The pivot arm 28 is held in a substantially horizontal or a substantially vertical alignment by the moment created about the pin 36 by a spring 38 acting through a dashpot 32. A preferred embodiment is shown here utilizing a dashpot, however, it is well within the scope of this invention to utilize a pneumatic piston, a pneumatic-hydraulic piston, or a gas filled spring. Also, it is within the invention to use a spring alone without a damping mechanism such as a piston or a gas filled spring.

Spring 38 is disposed about elongate shaft 40 between retaining ring 42 and the top of cylinder 33. The shaft 40 is pivotally connected by pin 44 to an arm 43 which is secured to frame 27. The expansive force of the spring 38 creates a moment about the pin 36 which is greater than the counteracting moments created by the weight of the pan 10. Thus, the arrangement is self-latching in that it provides for the retention of the pan 10 in a horizontal position without the necessity for a latch to hold the pan in place.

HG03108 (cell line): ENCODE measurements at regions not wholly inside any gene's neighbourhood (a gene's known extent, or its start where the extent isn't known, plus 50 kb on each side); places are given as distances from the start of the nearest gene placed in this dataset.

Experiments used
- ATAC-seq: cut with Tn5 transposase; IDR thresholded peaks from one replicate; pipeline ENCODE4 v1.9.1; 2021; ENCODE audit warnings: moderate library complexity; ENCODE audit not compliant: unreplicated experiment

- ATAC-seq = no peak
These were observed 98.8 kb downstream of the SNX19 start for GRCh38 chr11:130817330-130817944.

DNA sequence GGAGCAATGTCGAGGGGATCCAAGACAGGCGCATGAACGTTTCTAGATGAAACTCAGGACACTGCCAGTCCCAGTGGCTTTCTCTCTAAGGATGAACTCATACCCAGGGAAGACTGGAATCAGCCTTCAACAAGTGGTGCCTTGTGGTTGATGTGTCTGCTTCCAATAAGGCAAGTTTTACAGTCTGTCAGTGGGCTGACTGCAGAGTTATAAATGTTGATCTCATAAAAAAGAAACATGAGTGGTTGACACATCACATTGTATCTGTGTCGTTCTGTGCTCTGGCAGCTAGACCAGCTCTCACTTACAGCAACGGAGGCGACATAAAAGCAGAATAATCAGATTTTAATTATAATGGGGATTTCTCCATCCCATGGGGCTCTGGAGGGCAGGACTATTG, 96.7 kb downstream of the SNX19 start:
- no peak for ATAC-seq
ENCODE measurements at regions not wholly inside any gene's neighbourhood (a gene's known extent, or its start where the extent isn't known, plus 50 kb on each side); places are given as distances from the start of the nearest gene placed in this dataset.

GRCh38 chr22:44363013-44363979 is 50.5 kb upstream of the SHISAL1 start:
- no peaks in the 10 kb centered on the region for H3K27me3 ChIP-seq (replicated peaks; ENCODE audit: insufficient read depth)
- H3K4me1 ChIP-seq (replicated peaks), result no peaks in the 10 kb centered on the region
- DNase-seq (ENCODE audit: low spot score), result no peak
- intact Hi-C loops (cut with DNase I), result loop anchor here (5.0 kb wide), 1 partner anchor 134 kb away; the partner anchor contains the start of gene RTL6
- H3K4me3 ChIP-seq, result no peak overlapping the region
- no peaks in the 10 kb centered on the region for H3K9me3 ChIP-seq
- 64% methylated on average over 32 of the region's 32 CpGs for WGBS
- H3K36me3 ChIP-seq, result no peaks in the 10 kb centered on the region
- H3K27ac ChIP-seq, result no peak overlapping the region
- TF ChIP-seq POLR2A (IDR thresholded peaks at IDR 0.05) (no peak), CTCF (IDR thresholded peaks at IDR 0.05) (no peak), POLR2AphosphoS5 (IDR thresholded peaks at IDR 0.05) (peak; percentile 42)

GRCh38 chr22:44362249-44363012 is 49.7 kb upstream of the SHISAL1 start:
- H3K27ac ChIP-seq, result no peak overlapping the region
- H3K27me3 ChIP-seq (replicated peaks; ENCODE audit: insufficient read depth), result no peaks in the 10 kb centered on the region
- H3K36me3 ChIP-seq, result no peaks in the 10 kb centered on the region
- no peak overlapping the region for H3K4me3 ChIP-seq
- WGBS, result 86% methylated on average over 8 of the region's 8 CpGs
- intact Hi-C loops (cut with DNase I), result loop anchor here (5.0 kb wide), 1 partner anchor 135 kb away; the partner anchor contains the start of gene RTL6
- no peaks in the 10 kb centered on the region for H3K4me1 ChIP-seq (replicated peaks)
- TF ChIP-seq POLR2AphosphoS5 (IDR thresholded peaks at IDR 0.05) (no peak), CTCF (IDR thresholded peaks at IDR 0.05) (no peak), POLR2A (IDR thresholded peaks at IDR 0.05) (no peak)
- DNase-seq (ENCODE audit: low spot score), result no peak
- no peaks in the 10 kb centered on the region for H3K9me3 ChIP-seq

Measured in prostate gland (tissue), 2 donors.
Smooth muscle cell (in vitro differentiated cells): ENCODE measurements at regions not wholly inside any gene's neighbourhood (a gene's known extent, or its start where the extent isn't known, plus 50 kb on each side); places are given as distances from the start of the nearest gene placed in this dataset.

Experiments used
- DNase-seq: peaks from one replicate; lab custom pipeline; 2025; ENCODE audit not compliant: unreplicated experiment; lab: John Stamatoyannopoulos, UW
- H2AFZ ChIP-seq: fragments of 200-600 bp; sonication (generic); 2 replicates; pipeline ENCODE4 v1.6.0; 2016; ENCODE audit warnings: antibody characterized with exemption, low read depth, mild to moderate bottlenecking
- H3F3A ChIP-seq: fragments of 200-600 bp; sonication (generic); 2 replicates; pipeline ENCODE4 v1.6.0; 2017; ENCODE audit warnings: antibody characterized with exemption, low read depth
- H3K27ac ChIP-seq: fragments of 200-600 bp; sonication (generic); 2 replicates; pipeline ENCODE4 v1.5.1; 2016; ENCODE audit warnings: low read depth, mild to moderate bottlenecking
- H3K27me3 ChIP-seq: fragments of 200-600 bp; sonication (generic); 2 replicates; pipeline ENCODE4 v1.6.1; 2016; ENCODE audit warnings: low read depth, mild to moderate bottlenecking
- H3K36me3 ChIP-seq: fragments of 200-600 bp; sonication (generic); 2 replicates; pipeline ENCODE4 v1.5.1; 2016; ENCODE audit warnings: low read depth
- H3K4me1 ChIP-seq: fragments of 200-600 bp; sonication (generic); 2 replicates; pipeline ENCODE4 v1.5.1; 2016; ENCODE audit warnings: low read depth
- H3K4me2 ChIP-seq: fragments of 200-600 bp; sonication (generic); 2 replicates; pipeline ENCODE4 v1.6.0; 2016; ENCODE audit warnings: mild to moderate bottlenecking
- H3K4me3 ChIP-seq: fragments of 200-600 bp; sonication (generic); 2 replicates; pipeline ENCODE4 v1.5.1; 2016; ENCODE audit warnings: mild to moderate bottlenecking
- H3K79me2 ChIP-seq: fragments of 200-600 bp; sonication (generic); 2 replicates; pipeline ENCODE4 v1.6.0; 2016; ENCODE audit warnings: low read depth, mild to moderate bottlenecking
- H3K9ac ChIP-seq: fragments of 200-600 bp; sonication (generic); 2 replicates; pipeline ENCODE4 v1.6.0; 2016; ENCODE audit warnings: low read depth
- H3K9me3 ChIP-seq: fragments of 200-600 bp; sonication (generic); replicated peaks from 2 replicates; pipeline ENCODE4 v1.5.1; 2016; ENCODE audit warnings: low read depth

As shown in FIGS. 1 and 2, a shaft 46 is suspended from the frame 27. The shaft 46 is coaxially aligned with the popper pan 10. At the lower end of the shaft 46 are blades 48. The upper end of the shaft 46 is attached to a suitable drive mechanism 49 for rotating blades 48 to stir the corn in a manner well known in the art. A popper pan cover 52 is coaxially attached to shaft 46 by bracket 50. The cover 52 may be moved vertically along shaft 46 for both loading uncooked corn and discharging popped corn.

A typical popping operation will now be described. Popping cover 52 is vertically raised along shaft 46 and kernels of corn are then placed in pan 10. Cover 52 is then slid down on the pan 10. The heating element 13 and the agitator drive shaft 46 are suitably energized, whereupon the kernels are heated and agitated. Cover 52 is slidably mounted on the shaft 46 so as to be free to move upwardly as the pan 10 overflows with popped popcorn.